Proteins are considered macronutrients and consist of one or more long chains of amino acids. For our body to use these amino acids, our digestive system first needs to break down the complex protein into single amino acids that can be utilized by the system.
This section examines proteins and amino acids in greater detail and should provide the reader with a well rounded understanding of their functions and areas where potential absorption issues may arise.
Why We Need Protein
Our bodies require protein for a variety of essential functions. Without proteins, our bodies would break down and most function would be lost.
Even though some amino acids (most basic form of protein) can be produced in the body, 9 out of a total of 20 need to be obtained from diet. Therefore, these 9 are called the 9 essential amino acids.
The 9 essential amino acids include:
- Histidine (important for cell replication and division)
- Isoleucine (promotes muscle recovery, forms hemoglobin, assists in regulation of blood sugar levels, and involved in blood-clot formation)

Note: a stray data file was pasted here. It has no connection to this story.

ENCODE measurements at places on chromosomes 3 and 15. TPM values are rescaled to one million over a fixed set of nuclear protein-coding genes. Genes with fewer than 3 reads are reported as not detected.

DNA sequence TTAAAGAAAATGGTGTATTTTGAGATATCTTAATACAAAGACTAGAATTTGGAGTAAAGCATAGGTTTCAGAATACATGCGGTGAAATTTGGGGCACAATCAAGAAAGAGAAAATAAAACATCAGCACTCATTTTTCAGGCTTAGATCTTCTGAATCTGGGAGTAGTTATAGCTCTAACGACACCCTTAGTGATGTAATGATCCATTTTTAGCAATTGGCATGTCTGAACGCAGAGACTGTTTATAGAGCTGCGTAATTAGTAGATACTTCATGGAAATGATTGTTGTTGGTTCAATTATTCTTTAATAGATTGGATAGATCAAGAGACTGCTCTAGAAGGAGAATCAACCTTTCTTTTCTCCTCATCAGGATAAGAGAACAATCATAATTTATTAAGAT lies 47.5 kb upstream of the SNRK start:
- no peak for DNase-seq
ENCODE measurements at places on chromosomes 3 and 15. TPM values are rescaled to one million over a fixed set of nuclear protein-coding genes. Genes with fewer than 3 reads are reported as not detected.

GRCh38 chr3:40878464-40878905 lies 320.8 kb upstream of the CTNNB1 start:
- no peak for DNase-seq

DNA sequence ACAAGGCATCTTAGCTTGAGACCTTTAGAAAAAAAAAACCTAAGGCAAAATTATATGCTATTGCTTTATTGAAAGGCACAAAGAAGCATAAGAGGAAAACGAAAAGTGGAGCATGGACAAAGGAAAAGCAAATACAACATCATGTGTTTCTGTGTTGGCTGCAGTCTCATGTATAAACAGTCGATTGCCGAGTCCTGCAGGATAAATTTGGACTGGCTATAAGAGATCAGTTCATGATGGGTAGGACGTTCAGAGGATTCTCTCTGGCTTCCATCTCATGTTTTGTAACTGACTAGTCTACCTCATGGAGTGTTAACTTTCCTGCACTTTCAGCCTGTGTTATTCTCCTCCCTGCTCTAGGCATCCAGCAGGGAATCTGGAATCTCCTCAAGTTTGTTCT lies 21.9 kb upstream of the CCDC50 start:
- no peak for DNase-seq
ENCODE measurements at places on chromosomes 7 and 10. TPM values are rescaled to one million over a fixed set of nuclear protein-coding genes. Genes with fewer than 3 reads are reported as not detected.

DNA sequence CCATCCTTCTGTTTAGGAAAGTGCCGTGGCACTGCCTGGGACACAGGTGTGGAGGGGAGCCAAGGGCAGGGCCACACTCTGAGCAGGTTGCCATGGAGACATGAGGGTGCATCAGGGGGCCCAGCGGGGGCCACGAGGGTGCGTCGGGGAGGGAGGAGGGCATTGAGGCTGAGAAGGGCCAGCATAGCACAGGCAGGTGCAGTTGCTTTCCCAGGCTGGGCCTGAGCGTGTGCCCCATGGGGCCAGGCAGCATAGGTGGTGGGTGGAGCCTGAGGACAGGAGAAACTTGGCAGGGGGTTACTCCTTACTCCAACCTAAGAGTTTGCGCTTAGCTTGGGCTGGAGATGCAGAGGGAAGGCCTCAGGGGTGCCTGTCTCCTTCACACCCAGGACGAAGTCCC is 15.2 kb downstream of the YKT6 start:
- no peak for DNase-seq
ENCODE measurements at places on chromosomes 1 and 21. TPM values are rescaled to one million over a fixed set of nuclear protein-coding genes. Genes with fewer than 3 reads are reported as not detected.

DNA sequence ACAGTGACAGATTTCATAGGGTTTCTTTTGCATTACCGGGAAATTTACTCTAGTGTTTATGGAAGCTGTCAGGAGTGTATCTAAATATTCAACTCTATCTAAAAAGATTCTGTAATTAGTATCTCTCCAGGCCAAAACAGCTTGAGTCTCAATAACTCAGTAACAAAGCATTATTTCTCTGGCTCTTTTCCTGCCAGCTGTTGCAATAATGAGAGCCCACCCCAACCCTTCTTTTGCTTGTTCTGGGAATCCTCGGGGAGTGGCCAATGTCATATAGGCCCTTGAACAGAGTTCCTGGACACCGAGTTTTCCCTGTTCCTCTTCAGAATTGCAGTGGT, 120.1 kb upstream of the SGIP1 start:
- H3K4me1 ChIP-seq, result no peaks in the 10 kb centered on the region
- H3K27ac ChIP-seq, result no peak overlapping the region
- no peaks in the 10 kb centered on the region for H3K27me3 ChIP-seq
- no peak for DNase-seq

- Leucine (stimulates release of insulin, protects muscles, increase energy production, promotes tissue healing and skin repair)
- Lysine (assists in prevention of herpes infections)
- Methionine (metabolic function, breakdown of fat, removal of heavy metals and primary source of sulfur)
- Phenylalanine (converted to tyrosine, which is used to create proteins, thyroid hormones and brain chemicals)
- Threonine (aids in formation of collagen and elastin)
- Tryptophan (used in production of niacin, essential for normal nerve and brain function and production of serotonin)
- Valine (required for muscle metabolism, maintenance of nitrogen balance, and repair/growth of tissue)
As you can see, these essential amino acids serve a variety of very different roles within our bodies. However, in addition to those, there are 11 other amino acids that a healthy body is able to produce on its own. We won’t be going over these 11; however, let’s briefly look at the main roles that amino acids play in our bodies in general:
- Growth and repair of tissues (muscles, organs, etc)
- Production of enzymes (all enzymes are actually proteins)
- Production of some hormones
- To carry oxygen through the bloodstream
- Production of antibodies (antibodies are proteins)
- Maintenance of blood pH
- Proteins are our neurotransmitters
- For use as a secondary source of energy (in the absence of carbohydrate and lipid supply)